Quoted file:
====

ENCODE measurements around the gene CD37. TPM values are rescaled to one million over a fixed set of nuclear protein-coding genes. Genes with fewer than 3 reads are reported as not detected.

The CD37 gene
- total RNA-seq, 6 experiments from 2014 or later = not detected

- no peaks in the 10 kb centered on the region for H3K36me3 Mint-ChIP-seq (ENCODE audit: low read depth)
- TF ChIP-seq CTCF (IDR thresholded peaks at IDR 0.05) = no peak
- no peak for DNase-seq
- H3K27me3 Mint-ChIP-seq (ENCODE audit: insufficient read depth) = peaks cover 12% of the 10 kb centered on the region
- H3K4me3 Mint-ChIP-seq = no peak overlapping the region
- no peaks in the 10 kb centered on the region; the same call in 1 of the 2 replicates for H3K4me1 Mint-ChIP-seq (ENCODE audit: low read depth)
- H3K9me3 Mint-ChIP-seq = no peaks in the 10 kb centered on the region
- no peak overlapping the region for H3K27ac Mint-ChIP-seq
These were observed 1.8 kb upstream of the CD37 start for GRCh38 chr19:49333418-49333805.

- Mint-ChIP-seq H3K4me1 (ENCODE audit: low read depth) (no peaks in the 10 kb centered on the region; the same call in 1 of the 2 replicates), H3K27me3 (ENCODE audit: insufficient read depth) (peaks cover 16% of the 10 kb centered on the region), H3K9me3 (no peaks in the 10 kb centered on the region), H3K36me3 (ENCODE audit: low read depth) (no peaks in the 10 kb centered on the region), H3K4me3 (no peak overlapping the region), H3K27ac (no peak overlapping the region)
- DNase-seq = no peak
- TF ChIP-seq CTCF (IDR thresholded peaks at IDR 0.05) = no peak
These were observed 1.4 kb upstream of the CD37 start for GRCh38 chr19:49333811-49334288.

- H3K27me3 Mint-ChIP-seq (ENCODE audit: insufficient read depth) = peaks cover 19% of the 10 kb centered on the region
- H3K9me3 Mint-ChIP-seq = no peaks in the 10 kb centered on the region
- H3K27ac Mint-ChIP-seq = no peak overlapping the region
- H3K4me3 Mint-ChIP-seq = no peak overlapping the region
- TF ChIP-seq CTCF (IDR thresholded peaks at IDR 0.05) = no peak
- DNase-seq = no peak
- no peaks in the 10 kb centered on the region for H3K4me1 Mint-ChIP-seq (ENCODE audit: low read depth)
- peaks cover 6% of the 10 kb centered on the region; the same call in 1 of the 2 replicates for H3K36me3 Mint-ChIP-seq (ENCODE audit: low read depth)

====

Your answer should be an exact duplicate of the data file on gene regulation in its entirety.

ENCODE measurements around the gene CD37. TPM values are rescaled to one million over a fixed set of nuclear protein-coding genes. Genes with fewer than 3 reads are reported as not detected.

The CD37 gene
- total RNA-seq, 6 experiments from 2014 or later = not detected

- no peaks in the 10 kb centered on the region for H3K36me3 Mint-ChIP-seq (ENCODE audit: low read depth)
- TF ChIP-seq CTCF (IDR thresholded peaks at IDR 0.05) = no peak
- no peak for DNase-seq
- H3K27me3 Mint-ChIP-seq (ENCODE audit: insufficient read depth) = peaks cover 12% of the 10 kb centered on the region
- H3K4me3 Mint-ChIP-seq = no peak overlapping the region
- no peaks in the 10 kb centered on the region; the same call in 1 of the 2 replicates for H3K4me1 Mint-ChIP-seq (ENCODE audit: low read depth)
- H3K9me3 Mint-ChIP-seq = no peaks in the 10 kb centered on the region
- no peak overlapping the region for H3K27ac Mint-ChIP-seq
These were observed 1.8 kb upstream of the CD37 start for GRCh38 chr19:49333418-49333805.

- Mint-ChIP-seq H3K4me1 (ENCODE audit: low read depth) (no peaks in the 10 kb centered on the region; the same call in 1 of the 2 replicates), H3K27me3 (ENCODE audit: insufficient read depth) (peaks cover 16% of the 10 kb centered on the region), H3K9me3 (no peaks in the 10 kb centered on the region), H3K36me3 (ENCODE audit: low read depth) (no peaks in the 10 kb centered on the region), H3K4me3 (no peak overlapping the region), H3K27ac (no peak overlapping the region)
- DNase-seq = no peak
- TF ChIP-seq CTCF (IDR thresholded peaks at IDR 0.05) = no peak
These were observed 1.4 kb upstream of the CD37 start for GRCh38 chr19:49333811-49334288.

- H3K27me3 Mint-ChIP-seq (ENCODE audit: insufficient read depth) = peaks cover 19% of the 10 kb centered on the region
- H3K9me3 Mint-ChIP-seq = no peaks in the 10 kb centered on the region
- H3K27ac Mint-ChIP-seq = no peak overlapping the region
- H3K4me3 Mint-ChIP-seq = no peak overlapping the region
- TF ChIP-seq CTCF (IDR thresholded peaks at IDR 0.05) = no peak
- DNase-seq = no peak
- no peaks in the 10 kb centered on the region for H3K4me1 Mint-ChIP-seq (ENCODE audit: low read depth)
- peaks cover 6% of the 10 kb centered on the region; the same call in 1 of the 2 replicates for H3K36me3 Mint-ChIP-seq (ENCODE audit: low read depth)